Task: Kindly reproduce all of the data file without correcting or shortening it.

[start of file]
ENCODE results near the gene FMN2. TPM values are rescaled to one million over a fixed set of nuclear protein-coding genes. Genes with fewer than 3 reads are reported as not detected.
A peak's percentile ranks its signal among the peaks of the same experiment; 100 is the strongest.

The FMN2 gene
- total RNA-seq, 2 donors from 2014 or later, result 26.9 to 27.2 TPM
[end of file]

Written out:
ENCODE results near the gene FMN2. TPM values are rescaled to one million over a fixed set of nuclear protein-coding genes. Genes with fewer than 3 reads are reported as not detected.
A peak's percentile ranks its signal among the peaks of the same experiment; 100 is the strongest.

The FMN2 gene
- total RNA-seq, 2 donors from 2014 or later, result 26.9 to 27.2 TPM